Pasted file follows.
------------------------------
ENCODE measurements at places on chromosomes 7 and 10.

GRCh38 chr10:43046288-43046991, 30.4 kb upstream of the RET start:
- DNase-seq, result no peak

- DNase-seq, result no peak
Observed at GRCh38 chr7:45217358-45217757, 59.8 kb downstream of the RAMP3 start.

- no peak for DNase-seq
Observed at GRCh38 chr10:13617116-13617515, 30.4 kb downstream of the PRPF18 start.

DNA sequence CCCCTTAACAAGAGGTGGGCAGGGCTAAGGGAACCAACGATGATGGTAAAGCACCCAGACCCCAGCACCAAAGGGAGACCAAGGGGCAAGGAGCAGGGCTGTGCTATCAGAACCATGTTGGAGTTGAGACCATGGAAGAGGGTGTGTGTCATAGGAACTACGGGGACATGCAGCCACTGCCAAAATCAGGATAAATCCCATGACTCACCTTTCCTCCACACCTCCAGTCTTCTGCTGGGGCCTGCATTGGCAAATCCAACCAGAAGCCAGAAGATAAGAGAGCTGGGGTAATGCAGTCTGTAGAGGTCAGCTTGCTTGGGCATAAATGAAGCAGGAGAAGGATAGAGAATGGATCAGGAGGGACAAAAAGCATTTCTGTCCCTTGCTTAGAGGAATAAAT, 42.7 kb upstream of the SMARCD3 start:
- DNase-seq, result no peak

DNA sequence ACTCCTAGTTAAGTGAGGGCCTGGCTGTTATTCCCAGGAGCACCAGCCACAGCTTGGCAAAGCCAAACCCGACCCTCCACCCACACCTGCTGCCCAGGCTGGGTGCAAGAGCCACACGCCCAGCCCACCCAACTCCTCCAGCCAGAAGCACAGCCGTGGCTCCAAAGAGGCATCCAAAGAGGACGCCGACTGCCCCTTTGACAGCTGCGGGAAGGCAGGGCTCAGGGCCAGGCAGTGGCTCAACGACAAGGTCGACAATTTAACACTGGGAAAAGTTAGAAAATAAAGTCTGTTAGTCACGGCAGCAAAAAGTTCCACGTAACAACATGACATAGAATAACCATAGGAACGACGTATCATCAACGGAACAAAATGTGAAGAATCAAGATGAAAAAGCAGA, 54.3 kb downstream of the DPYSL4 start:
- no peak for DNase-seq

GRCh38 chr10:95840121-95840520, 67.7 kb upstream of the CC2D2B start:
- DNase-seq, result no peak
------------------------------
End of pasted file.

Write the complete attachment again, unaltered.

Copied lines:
ENCODE measurements at places on chromosomes 7 and 10.

GRCh38 chr10:43046288-43046991, 30.4 kb upstream of the RET start:
- DNase-seq, result no peak

- DNase-seq, result no peak
Observed at GRCh38 chr7:45217358-45217757, 59.8 kb downstream of the RAMP3 start.

- no peak for DNase-seq
Observed at GRCh38 chr10:13617116-13617515, 30.4 kb downstream of the PRPF18 start.

DNA sequence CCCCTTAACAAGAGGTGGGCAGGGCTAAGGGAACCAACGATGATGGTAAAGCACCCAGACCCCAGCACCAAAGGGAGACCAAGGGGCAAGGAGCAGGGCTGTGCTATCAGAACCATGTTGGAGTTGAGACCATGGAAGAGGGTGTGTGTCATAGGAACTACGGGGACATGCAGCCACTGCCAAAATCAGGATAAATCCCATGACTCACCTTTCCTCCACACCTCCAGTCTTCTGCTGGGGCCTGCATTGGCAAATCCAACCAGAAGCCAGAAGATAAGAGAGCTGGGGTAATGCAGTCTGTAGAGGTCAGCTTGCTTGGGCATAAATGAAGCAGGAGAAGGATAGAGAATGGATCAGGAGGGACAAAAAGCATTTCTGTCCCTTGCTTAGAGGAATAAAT, 42.7 kb upstream of the SMARCD3 start:
- DNase-seq, result no peak

DNA sequence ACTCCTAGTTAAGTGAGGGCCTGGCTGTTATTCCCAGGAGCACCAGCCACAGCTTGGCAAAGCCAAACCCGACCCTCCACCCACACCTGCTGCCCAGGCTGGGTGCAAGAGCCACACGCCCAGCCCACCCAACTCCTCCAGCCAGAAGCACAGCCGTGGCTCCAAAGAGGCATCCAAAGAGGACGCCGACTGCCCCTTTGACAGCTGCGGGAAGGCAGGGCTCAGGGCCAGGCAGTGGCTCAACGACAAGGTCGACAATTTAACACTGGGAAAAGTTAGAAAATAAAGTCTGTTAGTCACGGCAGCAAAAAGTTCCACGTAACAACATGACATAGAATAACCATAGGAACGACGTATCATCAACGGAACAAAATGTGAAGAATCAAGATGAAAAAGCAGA, 54.3 kb downstream of the DPYSL4 start:
- no peak for DNase-seq

GRCh38 chr10:95840121-95840520, 67.7 kb upstream of the CC2D2B start:
- DNase-seq, result no peak